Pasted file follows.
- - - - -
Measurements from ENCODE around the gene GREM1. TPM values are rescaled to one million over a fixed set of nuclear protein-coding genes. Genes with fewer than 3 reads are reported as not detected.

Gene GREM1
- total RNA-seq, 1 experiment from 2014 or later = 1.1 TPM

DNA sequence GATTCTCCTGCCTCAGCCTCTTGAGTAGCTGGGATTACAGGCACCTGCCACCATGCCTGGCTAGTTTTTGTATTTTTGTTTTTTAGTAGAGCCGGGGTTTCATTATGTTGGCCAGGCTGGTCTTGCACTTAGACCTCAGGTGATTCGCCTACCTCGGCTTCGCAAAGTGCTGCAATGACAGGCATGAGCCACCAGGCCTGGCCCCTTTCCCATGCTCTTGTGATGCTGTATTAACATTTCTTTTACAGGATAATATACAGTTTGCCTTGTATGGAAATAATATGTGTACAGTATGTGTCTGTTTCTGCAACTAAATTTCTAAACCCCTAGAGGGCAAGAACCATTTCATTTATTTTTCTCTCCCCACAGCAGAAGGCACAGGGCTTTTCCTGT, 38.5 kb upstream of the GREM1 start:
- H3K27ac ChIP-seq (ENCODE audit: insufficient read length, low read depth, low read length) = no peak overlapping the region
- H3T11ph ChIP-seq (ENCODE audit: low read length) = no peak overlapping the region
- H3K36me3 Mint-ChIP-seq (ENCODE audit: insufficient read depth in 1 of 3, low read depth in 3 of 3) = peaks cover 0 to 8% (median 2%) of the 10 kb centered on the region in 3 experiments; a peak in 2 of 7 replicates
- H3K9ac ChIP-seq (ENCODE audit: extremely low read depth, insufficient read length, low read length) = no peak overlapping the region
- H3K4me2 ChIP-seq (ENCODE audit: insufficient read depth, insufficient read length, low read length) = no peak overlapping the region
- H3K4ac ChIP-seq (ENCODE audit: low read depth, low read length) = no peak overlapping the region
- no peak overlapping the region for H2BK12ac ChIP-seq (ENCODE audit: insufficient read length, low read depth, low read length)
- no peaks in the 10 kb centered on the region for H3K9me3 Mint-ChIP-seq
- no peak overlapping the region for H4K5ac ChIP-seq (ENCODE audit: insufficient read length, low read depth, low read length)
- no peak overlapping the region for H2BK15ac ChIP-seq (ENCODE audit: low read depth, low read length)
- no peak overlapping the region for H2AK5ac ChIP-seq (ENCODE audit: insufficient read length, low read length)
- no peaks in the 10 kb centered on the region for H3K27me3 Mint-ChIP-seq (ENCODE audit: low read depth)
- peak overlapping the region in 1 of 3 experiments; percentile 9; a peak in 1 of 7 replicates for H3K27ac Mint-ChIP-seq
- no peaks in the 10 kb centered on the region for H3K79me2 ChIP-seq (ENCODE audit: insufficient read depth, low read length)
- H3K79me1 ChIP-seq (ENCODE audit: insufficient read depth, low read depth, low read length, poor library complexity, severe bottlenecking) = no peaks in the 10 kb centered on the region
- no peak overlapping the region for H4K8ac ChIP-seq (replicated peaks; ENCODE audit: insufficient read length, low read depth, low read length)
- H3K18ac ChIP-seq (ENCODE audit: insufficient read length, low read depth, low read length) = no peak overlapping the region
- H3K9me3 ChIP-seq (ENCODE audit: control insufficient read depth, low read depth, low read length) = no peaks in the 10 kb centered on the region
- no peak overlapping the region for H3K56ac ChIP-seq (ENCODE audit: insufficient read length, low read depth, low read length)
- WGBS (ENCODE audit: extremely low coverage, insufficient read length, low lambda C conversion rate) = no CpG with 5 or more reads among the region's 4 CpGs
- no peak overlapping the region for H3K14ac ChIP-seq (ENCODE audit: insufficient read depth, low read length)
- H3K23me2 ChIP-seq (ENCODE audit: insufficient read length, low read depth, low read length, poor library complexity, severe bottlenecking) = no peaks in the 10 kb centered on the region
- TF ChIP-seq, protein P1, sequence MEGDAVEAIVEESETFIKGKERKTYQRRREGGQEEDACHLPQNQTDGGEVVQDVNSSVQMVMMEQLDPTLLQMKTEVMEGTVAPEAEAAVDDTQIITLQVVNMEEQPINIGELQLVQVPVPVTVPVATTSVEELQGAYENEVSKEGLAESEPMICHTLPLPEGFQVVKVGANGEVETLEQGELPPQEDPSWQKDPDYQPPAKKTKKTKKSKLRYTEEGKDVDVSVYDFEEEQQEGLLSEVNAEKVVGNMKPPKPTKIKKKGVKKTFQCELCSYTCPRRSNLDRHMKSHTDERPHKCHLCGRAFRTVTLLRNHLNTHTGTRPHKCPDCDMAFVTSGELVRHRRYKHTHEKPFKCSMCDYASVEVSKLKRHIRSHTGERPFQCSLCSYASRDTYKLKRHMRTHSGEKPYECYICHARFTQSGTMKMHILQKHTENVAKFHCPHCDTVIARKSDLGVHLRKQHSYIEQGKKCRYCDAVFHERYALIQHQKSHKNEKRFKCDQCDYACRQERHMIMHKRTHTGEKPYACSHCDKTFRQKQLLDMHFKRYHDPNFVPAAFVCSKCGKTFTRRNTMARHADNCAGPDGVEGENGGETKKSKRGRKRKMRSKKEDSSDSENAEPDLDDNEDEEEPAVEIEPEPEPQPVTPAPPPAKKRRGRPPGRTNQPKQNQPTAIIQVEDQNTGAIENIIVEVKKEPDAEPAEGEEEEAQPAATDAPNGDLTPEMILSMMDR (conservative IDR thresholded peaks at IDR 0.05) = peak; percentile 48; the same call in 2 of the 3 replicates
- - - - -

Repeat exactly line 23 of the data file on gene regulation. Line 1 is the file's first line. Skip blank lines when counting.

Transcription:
- no peak overlapping the region for H3K56ac ChIP-seq (ENCODE audit: insufficient read length, low read depth, low read length)